It’s Mothers’ Day and I am thinking about my mom today. She has been gone nearly 40 years. She died when I was in my early 20’s, so this annual celebration has long been odd for me as I have had no mother present to celebrate for decades.
Yet, I was thinking this morning of my favorite memory of her and I. It was probably about a year before her death, as she was in the throes of battle with the cancer that would ultimately take her life. We were visiting my alma mater and attending a worship service of my old campus ministry. The campus minister announced that in the afternoon there would be students being baptized. My mom leaned over and whispered into my ear, “Do you think I could be baptized, too?”
I became a follower of Jesus early in my freshman year of college. My parents had raised my brothers and I in the church. We attended regularly and were all confirmed into the church, but it was a religious thing. None of us had a relationship with the Lord, including my parents. The first thing I did after asking Jesus to take control of my life was to write a letter to my parents telling them of my decision, how much I loved them, and how I hoped that they would, too, seek out a relationship with God.
I think, initially, they both thought I had gone off the deep end. My mom actually said one time that she thought I was caught up in a cult that had turned me against her. But I was patient and tried to love her as best as I could. She didn’t like the fact that I rarely came home, that I preferred to be with my brothers and sisters in Christ at school, but I think, deep down, she knew why. She knew I had found something she did not have nor could provide; yet she was resistant to seeking it. She had been religious all of her life. What she was seeing in me was something entirely different. And I have found over many years of ministry that the religious spirit is the most difficult to break. For my mother, it took over 50 years before she allowed God to break through, and I had a front row seat for the final six, and was right beside her in those final moments before her resistance finally died.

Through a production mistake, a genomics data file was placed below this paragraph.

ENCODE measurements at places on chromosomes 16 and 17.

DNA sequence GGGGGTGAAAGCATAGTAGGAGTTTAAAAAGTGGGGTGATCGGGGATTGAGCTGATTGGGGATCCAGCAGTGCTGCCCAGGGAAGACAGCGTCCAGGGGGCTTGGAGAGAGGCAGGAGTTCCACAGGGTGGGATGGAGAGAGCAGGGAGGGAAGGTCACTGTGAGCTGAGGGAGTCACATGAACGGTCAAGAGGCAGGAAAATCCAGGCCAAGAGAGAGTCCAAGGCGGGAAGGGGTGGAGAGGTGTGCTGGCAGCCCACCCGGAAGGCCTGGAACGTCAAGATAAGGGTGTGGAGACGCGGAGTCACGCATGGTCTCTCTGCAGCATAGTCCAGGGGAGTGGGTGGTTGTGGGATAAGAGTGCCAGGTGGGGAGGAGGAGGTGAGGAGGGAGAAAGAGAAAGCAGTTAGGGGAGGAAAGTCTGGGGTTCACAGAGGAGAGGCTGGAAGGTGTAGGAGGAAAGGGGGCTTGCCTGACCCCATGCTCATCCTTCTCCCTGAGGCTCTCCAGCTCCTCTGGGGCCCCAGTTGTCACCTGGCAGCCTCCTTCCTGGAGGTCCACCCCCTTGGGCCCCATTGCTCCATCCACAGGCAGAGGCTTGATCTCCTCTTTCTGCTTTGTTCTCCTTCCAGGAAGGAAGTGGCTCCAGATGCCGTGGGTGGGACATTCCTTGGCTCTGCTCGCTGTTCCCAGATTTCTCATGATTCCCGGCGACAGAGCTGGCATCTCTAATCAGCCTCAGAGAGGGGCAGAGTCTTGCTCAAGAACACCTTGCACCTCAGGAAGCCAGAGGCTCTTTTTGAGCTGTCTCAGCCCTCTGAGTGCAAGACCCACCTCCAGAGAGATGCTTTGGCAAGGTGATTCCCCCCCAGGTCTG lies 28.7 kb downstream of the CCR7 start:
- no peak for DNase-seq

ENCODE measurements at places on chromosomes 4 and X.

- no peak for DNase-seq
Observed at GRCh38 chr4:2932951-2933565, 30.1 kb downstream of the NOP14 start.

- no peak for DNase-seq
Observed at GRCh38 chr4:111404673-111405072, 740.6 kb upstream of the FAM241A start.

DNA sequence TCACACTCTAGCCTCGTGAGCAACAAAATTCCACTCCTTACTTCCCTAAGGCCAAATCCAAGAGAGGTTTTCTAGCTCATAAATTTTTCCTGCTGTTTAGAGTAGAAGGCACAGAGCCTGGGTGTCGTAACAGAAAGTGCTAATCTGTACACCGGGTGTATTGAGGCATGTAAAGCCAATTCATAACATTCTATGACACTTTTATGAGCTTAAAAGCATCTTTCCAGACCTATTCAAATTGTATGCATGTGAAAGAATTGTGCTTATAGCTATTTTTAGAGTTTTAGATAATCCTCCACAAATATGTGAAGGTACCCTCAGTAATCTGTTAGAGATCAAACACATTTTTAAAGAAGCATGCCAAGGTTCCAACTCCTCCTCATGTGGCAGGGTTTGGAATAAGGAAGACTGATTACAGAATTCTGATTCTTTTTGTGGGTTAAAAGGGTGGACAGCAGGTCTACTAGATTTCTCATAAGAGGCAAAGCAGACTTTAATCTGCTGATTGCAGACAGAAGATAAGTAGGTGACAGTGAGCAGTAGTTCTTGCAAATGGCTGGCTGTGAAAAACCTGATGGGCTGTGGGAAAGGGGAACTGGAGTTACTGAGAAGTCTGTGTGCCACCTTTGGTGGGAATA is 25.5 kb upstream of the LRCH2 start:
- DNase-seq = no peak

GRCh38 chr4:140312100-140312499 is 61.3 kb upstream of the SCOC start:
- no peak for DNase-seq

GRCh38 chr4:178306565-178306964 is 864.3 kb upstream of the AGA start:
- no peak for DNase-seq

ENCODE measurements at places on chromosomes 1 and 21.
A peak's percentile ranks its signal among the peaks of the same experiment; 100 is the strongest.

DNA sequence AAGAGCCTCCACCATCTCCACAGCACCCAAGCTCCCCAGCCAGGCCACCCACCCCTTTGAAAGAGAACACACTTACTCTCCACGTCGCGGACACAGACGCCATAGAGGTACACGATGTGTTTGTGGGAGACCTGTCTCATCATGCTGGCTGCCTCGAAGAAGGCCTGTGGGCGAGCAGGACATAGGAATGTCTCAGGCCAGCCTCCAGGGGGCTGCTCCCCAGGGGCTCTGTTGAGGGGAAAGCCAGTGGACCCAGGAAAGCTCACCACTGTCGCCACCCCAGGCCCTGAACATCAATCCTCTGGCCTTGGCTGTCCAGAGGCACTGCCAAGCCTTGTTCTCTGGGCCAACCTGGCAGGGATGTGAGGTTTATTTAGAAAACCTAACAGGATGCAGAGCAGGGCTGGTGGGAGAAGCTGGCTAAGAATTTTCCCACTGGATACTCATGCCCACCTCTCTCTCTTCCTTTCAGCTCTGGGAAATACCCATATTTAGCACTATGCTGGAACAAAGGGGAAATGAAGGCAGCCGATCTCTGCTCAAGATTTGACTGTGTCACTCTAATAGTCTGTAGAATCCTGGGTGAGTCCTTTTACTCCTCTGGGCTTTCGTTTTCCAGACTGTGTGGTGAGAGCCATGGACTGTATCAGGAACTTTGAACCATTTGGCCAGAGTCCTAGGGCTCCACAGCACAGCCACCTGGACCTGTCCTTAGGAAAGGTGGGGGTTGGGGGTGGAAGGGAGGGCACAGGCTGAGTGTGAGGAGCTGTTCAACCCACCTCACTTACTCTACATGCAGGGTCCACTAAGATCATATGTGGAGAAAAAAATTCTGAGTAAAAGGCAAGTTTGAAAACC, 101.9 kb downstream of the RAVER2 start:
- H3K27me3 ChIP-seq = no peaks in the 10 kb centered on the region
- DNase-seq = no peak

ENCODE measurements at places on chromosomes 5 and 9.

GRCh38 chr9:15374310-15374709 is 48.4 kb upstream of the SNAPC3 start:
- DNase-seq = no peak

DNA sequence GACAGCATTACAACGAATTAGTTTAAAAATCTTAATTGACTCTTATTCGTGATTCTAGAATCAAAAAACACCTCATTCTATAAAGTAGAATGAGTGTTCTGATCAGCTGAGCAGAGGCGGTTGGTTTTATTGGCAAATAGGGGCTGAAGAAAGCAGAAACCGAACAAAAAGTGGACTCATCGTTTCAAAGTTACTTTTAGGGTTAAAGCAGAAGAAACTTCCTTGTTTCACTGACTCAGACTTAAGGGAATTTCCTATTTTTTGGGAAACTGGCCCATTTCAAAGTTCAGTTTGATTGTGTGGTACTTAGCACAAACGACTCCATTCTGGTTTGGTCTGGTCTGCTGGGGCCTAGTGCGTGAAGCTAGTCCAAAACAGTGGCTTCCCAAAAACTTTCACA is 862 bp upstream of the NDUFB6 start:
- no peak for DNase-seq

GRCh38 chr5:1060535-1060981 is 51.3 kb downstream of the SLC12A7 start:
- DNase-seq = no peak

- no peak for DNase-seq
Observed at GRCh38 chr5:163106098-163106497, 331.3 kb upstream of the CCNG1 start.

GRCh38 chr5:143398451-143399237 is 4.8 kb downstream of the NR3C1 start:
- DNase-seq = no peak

A few hours later, I was in the baptistry with her, hearing her confession, plunging her into the waters of baptism, and raising her to new life. Mother and son; now sister and brother. She died less than a year later.
Back then, six years had been a long time to wait, but the Lord had been waiting much longer, over 60 years. He waited more than that for my father to come back to him. And he waited 19 years for me. He is by nature patient in waiting for us because his love for us is so deep. I have been reminded of that recently by these verses: “This is good, and pleases God our Savior, who wants all people to be saved and to come to a knowledge of the truth.” (I Timothy 2:4) “The Lord is not slow in keeping his promise, as some understand slowness. Instead he is patient with you, not wanting anyone to perish, but everyone to come to repentance.” (II Peter 3:9)
This morning, Mothers’ Day, I am so thankful that the Lord patiently waited for my mother to come back to him, and that he waited for me as well. Together, this patience created a precious gift, one I will never forget.
© Jim Musser 2020 All Scripture references from the New International Version, 2011.